Communicators are always looking for clever ways to explain things. In the age of hyperbole, straightforward explanations are rarely enough. To get noticed ideas need to be clever and catchy.
I know this because communicating in spoken and written word is what I do for a living.
A friend recently sent me a description of a speech entitled, “The New Normal.” I’d seen that phrase before. Heck, I’ve used the phrase before.
My friend thought this title (and he didn’t know the presenter or content of the presentation) would be of great interest to leaders. I agree: we’d all like someone to explain what normal means these days. We want to believe there actually is an identifiable normal.
The problem is that there is no new normal. Normal means standard, regular, or usual. I believe that business–and culture in general–is changing so quickly that we don’t reach a period of stasis that becomes regular or usual in the typical sense of the words. (And leaders grapple with the fact that their organizations do reach stasis and that prevents them from adapting to change.)
Some years ago David Reynolds wrote a book with a title that has always stuck in my mind. It is catchy, but I believe it more accurately explains business and life than “the new normal.” His book was “Playing Ball on Running Water.” This captures the incessant change we face each day. Of course Heraclitus said something similar much earlier when he told us nobody can step in the same river twice.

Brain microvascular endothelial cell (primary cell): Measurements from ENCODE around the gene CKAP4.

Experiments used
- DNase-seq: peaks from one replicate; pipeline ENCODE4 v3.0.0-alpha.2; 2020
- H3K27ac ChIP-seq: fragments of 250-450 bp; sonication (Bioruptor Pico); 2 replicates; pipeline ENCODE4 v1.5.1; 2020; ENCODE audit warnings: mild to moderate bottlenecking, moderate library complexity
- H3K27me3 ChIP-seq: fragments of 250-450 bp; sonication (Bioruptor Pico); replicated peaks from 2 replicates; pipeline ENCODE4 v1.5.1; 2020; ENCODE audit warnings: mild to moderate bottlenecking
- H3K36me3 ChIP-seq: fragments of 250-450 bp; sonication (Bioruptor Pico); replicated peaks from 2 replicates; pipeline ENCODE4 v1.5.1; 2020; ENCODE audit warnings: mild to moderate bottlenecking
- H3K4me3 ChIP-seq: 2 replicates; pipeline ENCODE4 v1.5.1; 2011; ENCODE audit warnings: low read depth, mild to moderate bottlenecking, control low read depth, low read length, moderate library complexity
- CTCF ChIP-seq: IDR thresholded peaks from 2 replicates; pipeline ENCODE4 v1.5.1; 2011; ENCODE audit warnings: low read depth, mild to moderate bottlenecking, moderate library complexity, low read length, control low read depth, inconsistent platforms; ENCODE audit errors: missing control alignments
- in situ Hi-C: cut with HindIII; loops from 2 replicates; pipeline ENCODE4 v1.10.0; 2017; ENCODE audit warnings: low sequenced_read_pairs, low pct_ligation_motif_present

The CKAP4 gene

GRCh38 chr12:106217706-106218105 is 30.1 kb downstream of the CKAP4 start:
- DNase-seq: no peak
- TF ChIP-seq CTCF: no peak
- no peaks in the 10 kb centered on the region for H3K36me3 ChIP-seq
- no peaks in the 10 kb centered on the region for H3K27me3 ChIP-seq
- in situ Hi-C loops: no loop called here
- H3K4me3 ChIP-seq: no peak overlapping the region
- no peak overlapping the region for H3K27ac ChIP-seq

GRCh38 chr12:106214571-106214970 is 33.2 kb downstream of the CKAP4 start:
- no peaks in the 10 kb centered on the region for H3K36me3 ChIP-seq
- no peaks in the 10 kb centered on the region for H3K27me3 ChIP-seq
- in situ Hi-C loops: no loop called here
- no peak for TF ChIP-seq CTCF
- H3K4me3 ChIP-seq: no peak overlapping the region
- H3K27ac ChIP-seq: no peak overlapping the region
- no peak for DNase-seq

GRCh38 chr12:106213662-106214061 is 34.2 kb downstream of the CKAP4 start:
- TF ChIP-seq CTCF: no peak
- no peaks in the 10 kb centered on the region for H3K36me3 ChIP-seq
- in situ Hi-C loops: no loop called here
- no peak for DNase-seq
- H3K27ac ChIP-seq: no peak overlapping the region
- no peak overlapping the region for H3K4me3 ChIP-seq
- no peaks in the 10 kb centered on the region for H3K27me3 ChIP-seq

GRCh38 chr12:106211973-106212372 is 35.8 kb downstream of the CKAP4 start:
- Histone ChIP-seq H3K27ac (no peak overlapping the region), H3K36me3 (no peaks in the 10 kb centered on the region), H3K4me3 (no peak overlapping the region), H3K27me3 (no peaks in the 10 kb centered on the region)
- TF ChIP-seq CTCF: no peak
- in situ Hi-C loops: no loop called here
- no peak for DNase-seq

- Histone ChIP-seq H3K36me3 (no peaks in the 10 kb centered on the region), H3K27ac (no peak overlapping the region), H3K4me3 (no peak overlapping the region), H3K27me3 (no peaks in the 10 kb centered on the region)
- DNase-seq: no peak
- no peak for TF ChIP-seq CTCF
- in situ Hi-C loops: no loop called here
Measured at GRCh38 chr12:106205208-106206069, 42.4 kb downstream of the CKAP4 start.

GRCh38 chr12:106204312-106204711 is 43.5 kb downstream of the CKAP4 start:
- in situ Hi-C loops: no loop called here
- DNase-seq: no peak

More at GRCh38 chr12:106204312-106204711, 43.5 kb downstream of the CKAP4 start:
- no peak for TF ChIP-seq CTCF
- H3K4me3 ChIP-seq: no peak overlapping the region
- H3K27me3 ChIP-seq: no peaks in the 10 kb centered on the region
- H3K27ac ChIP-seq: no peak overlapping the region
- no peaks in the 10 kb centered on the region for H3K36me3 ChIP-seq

If I really wanted to torture words, I’d saw abnormal is the new normal. It is a nonsensical, yet I bet you understand what I mean.
This hope that we can identify normal is a subset of magic bullet thinking, the belief that something (or someone) can provide the ultimate answer, cure or solution. Life is much more complex and, in the end, success requires doing the necessary work. There is no magic bullet nor is there a normal that a leader or anyone else can wrap his or her arms around. And, as I write about in Up, Down or Sideways, there are things that we can and should do that will benefit us regardless of what does happen.
If you’re like me, you don’t really like uncertainty. I’d like to know what is going to happen and what to do about it. I’ve made peace with the need to experiment, track results and use agility to adjust or abandon my approach as need. Agility and speed, as I’ve written before, are tools for dealing with a lack of normalcy.
“The New Normal” is appealing, but in my experience, it is a myth. On a few rare days there might be a “new temporarily normal,” but on most days I have to accept that I’m playing ball, doing business and living my life on running water.